Canada – -(Ammoland.com)- Myth: The government says expanding background checks from five years to the entire lifetime of a firearms licence applicant, will enhance public safety and keep guns out of the hands of mentally ill people.
Reality: People with long histories of mental health issues self-disclosed on firearms licence applications are issued firearms licences by the RCMP.
During the question and answer portion of testimony before the Standing Committee on Public Safety and National Security (SECU) committee on May 24, 2018, Liberal MP Peter Fragiskatos stated:
“There's been many reports throughout the country that individuals have been able to access firearms and they're mentally ill, they have struggled with these challenges throughout their lives, they have disclosed this in their application and yet they're still given a firearm, so that's, that's very concerning.”
Fragiskatos is correct. That people with known mental health issues are issued firearms licences is deeply disturbing.
Removing the five-year limit on background checks will not stop this, however, because the time period of the background check is not the issue. The issue is that the RCMP did not do its job and deny those licence applications.
Adrian Clavier, one case referred to by Mr. Fragiskatos, was a 50-year-old man who killed himself in 2015 with a legally owned and registered handgun.
Clavier had a 35-year history of mental illness. He disclosed this on his firearms licence application form. His family members reported their concerns as well.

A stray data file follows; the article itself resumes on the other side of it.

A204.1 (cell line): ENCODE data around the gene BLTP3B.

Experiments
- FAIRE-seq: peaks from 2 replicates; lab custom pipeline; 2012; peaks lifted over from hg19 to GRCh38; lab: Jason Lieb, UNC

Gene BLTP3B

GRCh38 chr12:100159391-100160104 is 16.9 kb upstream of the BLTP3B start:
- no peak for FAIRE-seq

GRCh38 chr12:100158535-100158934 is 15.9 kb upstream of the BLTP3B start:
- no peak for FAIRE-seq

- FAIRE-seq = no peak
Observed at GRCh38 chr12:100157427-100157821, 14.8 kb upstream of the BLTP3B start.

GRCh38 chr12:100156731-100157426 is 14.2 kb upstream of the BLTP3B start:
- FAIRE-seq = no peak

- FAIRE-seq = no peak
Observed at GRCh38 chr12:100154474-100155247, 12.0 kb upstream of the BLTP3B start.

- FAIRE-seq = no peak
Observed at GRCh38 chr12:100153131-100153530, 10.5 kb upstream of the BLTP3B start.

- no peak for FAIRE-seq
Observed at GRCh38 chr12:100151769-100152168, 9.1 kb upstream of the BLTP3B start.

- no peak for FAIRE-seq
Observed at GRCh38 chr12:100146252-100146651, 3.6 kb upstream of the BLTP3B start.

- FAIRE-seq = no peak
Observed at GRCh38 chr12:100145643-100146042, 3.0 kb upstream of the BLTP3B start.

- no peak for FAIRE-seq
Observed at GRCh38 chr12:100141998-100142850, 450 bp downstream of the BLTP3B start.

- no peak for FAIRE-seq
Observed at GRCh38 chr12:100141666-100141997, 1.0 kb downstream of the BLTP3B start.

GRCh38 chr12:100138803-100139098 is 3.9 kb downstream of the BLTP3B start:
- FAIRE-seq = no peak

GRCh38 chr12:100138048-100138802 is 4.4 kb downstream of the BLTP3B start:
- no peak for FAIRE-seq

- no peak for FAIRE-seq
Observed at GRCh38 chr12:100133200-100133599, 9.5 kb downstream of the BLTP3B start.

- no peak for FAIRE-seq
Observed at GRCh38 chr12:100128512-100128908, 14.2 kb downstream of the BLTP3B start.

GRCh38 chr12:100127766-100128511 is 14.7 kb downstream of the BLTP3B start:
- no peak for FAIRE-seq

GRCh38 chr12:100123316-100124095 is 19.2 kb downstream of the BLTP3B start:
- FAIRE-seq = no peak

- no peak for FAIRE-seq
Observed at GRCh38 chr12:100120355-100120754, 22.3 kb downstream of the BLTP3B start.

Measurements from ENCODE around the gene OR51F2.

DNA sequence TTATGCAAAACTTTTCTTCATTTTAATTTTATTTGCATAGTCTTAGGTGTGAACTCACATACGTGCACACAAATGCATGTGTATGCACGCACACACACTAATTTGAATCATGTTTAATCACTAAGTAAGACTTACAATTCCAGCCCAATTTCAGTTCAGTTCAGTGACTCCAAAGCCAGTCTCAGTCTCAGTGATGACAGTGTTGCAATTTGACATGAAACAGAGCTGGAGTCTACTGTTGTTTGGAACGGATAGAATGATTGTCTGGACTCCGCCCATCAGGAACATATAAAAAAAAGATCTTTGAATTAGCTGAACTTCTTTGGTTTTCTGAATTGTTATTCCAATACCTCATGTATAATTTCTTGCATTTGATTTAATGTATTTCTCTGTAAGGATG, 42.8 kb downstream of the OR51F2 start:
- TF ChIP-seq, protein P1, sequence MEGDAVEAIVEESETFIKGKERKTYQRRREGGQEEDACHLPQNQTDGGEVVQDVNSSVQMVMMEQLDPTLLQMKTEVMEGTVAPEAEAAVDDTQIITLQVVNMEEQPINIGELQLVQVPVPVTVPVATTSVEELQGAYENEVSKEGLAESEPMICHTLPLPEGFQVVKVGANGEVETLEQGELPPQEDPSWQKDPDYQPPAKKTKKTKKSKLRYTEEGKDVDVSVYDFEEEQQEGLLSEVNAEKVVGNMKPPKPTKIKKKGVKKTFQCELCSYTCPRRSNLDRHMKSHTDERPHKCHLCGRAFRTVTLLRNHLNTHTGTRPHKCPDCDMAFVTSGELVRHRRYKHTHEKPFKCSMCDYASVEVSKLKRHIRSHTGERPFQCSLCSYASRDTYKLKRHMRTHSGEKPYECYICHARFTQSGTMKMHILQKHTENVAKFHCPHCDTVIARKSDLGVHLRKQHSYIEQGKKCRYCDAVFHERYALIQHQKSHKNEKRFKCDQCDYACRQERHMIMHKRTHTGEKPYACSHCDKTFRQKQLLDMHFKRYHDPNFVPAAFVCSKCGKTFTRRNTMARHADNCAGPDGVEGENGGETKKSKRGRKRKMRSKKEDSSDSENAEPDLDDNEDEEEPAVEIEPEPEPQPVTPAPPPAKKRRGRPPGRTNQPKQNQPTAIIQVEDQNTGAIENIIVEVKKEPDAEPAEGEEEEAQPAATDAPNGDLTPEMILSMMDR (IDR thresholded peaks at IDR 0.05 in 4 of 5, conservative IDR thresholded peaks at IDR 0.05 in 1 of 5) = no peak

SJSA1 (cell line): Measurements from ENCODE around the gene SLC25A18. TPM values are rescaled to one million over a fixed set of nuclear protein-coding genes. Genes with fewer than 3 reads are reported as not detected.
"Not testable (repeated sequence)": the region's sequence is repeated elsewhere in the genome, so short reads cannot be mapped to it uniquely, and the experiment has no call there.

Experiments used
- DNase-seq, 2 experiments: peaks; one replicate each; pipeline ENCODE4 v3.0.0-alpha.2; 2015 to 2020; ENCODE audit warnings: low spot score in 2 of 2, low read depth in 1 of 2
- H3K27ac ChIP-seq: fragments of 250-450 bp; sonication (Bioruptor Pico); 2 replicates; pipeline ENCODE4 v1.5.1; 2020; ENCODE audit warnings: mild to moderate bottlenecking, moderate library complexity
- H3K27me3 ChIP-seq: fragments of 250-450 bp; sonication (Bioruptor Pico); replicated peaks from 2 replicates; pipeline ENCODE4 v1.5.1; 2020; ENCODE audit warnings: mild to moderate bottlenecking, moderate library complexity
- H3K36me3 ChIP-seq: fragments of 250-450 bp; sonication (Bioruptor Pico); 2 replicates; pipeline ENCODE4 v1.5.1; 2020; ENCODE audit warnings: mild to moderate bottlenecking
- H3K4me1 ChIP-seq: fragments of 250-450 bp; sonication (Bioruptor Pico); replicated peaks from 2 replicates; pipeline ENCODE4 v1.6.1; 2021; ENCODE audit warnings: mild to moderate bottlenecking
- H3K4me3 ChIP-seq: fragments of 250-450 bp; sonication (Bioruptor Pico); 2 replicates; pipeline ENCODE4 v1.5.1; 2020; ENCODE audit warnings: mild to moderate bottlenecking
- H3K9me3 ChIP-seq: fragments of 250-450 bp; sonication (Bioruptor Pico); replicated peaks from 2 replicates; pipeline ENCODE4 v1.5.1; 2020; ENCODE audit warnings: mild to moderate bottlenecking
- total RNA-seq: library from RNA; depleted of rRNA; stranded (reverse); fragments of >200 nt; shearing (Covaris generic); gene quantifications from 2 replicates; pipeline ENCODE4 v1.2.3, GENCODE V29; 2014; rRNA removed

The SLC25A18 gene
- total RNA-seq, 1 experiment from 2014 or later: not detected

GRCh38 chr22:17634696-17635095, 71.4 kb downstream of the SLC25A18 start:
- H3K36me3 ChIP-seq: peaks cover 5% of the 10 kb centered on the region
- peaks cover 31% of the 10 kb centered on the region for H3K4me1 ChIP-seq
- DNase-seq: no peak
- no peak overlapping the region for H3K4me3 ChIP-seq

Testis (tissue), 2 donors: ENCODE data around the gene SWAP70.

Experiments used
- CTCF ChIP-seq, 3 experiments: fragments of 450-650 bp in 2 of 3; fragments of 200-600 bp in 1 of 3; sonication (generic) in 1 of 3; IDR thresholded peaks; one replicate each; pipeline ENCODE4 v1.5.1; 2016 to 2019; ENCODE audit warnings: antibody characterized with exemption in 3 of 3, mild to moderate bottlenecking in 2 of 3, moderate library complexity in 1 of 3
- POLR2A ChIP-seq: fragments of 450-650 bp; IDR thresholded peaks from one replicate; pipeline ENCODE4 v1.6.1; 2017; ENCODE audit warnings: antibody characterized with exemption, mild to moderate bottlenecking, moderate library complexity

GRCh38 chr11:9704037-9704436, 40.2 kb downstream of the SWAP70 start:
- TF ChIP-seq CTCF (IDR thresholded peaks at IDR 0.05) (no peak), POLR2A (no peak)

The RCMP issued him a firearms licence anyway.
The family continued to raise alarms with authorities. Those concerns were ignored.
“They were told that because the guns were licensed and properly stored, and there had been no complaints, there was nothing the RCMP could do.”
Corey Lewis, the other case referred to by Mr. Fragiskatos, was shot and killed in a “suicide by cop” when police responded to the latest in a long string of domestic dispute calls at his Okotoks, Alberta, home.
Lewis disclosed his issues on his firearms licence application, just like Clavier. In his case, Lewis’ wife was not consulted, nor did police check publicly available court documents, according to CBC.
If police will not take long histories of mental health issues into account now, what makes the government believe extending background checks will make any difference?
RCMP told the family it would review the case, but then didn't respond when the Claviers asked about the results, prompting the family to issue a warning to Canadians:
“I guess it was frankly because we'd been ignored and somebody died because of that. And it shouldn't have happened,” Reva Clavier said.
“Nothing we did yielded any actions from the institutions that could have made a difference,” said Glenn Clavier, Adrian's brother.
The issue is not with the length of the background check and changing those goal posts will not and cannot resolve it.
The issue is the RCMP. They are responsible for issuing Possession and Acquisition Licences, and they are not doing their jobs.
- The warning signs were there.
- The applicants disclosed their problems.
- The RCMP ignored the information and issued the licences anyway.
If the goal is to solve the problem of people with mental health issues getting firearms licences, then address and resolve this issue with the RCMP.
About Canadian Shooting Sports Association ( CSSA ):
The CSSA is the voice of the sport shooter and firearms enthusiast in Canada. Our national membership supports and promotes Canada's firearms heritage, traditional target shooting competition, modern action shooting sports, hunting, and archery. We support and sponsor competitions and youth programs that promote these Canadian heritage activities. Website www.cdnshootingsports.org